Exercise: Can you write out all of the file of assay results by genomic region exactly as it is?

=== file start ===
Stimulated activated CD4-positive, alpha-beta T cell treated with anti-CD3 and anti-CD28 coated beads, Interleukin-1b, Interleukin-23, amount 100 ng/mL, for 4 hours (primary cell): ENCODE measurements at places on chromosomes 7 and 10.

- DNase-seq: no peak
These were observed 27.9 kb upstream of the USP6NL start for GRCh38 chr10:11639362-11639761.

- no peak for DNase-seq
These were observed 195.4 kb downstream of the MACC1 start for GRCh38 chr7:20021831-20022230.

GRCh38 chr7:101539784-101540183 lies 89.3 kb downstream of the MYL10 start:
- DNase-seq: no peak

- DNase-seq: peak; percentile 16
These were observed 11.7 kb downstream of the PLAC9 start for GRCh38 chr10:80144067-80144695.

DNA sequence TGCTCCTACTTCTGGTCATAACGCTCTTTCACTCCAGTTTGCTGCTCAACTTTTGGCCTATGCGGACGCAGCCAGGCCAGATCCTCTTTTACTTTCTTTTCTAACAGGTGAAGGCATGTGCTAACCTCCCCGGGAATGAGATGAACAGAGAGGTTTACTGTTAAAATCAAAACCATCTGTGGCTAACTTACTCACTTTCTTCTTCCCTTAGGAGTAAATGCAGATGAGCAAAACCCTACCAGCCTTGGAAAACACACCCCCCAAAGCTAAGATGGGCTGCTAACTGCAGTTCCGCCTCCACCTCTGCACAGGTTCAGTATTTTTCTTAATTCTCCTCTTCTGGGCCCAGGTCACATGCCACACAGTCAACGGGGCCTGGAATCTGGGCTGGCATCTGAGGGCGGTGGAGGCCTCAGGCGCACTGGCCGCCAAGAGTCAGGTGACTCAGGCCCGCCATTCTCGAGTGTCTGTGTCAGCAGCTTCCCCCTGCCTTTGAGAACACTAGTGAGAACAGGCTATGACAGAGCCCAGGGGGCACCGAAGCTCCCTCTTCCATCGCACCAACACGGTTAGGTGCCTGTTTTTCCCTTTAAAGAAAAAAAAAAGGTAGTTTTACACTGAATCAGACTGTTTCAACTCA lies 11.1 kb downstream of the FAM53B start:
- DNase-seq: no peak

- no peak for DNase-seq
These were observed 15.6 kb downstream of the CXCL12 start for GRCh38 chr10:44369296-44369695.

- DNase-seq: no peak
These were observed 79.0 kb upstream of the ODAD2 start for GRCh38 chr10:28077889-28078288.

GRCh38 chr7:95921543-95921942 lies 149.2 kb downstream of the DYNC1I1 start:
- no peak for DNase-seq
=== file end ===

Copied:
Stimulated activated CD4-positive, alpha-beta T cell treated with anti-CD3 and anti-CD28 coated beads, Interleukin-1b, Interleukin-23, amount 100 ng/mL, for 4 hours (primary cell): ENCODE measurements at places on chromosomes 7 and 10.

- DNase-seq: no peak
These were observed 27.9 kb upstream of the USP6NL start for GRCh38 chr10:11639362-11639761.

- no peak for DNase-seq
These were observed 195.4 kb downstream of the MACC1 start for GRCh38 chr7:20021831-20022230.

GRCh38 chr7:101539784-101540183 lies 89.3 kb downstream of the MYL10 start:
- DNase-seq: no peak

- DNase-seq: peak; percentile 16
These were observed 11.7 kb downstream of the PLAC9 start for GRCh38 chr10:80144067-80144695.

DNA sequence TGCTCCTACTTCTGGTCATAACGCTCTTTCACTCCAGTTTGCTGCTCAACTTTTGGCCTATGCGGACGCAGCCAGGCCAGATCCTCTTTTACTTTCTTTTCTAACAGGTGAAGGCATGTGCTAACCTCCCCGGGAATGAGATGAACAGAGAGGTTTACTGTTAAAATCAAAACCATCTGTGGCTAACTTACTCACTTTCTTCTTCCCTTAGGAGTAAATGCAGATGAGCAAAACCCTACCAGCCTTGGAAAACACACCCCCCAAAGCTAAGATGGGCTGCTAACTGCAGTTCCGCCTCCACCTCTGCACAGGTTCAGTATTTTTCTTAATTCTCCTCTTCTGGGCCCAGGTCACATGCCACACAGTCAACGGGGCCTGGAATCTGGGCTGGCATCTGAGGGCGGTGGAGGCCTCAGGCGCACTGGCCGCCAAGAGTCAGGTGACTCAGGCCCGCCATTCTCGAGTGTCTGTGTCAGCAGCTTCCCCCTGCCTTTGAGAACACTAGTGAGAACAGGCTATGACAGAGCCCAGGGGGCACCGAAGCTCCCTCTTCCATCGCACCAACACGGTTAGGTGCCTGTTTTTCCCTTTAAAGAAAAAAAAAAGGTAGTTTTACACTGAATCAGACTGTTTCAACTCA lies 11.1 kb downstream of the FAM53B start:
- DNase-seq: no peak

- no peak for DNase-seq
These were observed 15.6 kb downstream of the CXCL12 start for GRCh38 chr10:44369296-44369695.

- DNase-seq: no peak
These were observed 79.0 kb upstream of the ODAD2 start for GRCh38 chr10:28077889-28078288.

GRCh38 chr7:95921543-95921942 lies 149.2 kb downstream of the DYNC1I1 start:
- no peak for DNase-seq